I'm wearing my retro THOTCON t-shirt today, feeling all nostalgic about conferences. On the upside, I am planning the Lightspin event and conference outlook for the year (we'll be at Black Hat and RSA and more!), and planning some international travel for both business and pleasure. This after returning from a week in Hawaii - travel experiences and friends here we come in 2023!
Coinbase Superbowl Ad: QR Codes causing infosec twitter to lose their minds, and advertising success metrics
Last Sunday was Super Bowl LVI, which is typically the largest television event in the USA every year. Brands spend millions for 30 and 60 second advertisements and lots of people say they just watch the Super Bowl for the commercials, not the game.
This year, by many accounts, the Coinbase ad won the day. They had a simple colorful QR Code bouncing on the screen for a whole minute. It's an homage to the old bouncing DVD logo screensaver that many are familiar with. This Office clip captures it perfectly.
As a marketer I'm always fascinated with the goals of an ad and measuring, "was it worth it?" People that work with me get tired of me asking "what does success look like?" So, let's see some of the Coinbase stats that they've shared or others have analyzed:
- Went from #186 in the Apple App store to #2
- 20M hits on the landing page in 1 minute
- Tons of free media: everyone talking about it, from infosec twitter to mainstream media
Anthony Pompliano reviewed the ad on his YouTube channel.
The ad was simple, the offer was strong:
- Enter to win $3M if you're an existing Coinbase customer and for new customers, if you sign up you also get $15 in free Bitcoin.
So was it worth it from an LTV:CAC standpoint? Taylor did some math:
The tl;dr is if they spent $20M all in they would need between 0.5% - 1% of viewers to convert. But I actually don't think they measured success just based on new customer acquisition, even though their head of product said it was hugely positive ROI. One great thing they got from the ad: attribution.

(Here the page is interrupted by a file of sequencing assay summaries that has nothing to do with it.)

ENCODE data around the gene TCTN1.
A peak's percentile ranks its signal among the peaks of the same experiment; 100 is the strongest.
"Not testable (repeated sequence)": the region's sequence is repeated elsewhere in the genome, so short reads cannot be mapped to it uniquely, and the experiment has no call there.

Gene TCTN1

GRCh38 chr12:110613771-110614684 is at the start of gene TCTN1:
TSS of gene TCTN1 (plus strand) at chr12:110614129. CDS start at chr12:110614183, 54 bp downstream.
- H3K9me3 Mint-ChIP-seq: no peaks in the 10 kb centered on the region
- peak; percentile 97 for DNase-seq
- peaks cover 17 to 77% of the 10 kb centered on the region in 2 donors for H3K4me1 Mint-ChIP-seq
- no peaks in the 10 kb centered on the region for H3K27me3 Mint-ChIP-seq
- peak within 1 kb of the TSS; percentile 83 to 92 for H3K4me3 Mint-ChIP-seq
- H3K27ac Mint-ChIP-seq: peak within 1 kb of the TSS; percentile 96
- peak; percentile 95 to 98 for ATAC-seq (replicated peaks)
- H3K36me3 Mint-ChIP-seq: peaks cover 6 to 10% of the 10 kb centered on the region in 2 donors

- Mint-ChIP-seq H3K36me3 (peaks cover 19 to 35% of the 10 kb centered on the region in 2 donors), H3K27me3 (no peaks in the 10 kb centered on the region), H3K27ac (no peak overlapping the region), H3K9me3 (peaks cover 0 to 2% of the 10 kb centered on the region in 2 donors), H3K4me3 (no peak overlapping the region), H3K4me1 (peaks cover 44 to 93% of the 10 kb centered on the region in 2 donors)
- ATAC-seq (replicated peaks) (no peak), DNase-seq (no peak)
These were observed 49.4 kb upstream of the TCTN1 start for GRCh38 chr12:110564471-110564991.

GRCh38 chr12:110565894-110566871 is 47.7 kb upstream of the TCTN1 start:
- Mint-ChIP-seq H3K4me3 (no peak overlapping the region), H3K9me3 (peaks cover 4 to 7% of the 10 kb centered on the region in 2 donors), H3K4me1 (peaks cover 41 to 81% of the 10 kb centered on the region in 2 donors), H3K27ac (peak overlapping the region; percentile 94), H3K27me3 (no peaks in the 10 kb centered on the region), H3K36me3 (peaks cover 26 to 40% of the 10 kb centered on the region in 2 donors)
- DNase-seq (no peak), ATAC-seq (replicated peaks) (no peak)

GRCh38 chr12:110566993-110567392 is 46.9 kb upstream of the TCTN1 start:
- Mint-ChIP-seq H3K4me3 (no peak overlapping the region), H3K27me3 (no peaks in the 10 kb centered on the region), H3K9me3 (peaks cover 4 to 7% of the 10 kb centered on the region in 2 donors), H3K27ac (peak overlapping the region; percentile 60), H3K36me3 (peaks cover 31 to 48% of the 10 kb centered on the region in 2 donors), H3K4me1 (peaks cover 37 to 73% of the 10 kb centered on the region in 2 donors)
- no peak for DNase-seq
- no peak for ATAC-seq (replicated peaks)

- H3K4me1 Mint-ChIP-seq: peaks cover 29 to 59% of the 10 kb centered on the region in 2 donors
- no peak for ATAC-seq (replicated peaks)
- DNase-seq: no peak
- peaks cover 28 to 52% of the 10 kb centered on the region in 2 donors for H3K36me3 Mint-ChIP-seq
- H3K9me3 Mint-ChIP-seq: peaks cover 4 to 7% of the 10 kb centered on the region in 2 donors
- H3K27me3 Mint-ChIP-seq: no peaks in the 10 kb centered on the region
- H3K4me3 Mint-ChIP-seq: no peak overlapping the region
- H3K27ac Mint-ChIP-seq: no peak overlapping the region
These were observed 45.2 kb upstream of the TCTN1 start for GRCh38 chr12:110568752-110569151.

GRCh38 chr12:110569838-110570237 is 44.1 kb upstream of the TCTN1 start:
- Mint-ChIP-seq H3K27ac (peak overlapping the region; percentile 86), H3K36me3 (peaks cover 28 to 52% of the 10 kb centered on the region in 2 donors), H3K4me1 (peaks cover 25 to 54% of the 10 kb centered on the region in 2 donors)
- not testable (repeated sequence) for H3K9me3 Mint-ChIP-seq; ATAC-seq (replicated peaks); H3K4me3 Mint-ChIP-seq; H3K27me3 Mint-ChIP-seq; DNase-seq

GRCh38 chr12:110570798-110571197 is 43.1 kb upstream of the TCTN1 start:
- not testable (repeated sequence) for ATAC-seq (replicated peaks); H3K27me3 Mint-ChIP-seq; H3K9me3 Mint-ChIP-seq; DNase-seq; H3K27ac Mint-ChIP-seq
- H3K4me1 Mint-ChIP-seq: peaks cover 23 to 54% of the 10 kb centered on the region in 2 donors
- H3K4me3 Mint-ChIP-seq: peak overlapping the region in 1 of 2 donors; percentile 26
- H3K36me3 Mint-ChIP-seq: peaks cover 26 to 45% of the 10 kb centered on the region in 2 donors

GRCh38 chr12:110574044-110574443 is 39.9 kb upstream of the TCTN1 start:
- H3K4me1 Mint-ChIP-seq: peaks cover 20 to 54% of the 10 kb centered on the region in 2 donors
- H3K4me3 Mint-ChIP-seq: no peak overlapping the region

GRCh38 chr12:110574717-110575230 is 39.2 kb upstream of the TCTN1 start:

Now let's turn to the infosec conversation about if we trained millions of people to scan random QR codes. Doug's tweet went viral:
Bob Lord shared his perspective on how we visit untrusted web pages every day, how is this different? and many of my esteemed readers agree with him:
I do actually think Klaus has a good point here, however:
Regardless of where you land on it, I think it's an opportunity for every security leader to turn this conversation into an educational opportunity for your internal teams. Build a whole internal campaign based on the Coinbase ad, emphasize the importance of security, not to blast Coinbase and their QR code, but to inspire some good security hygiene by your people. Point them to good QR code reader apps that don't have risky out of the box over-permissioned requests like the stuff Klaus was warning about. QR codes are not going away, especially with COVID. In the last 2-weeks I've had to scan QR codes at a restaurant to view the menu and order, they had no physical menus to give to guests.
Inspirational thought this week: Do something that makes you uncomfortable
I was inspired by my friend STÖK this week. He pushed himself into a new creative space with his Bounty Thursday livestream. STÖK by his own admission is a quality freak with his videos. He knows what he wants and what it takes to get the vibe just how he wants it and the quality top notch. So in doing a livestream, he had to let go of some of that control that comes from the editing chair in post production.
As STÖK said, "just lean in and go with the flow". #vibesquad✌🏻❤️✌🏻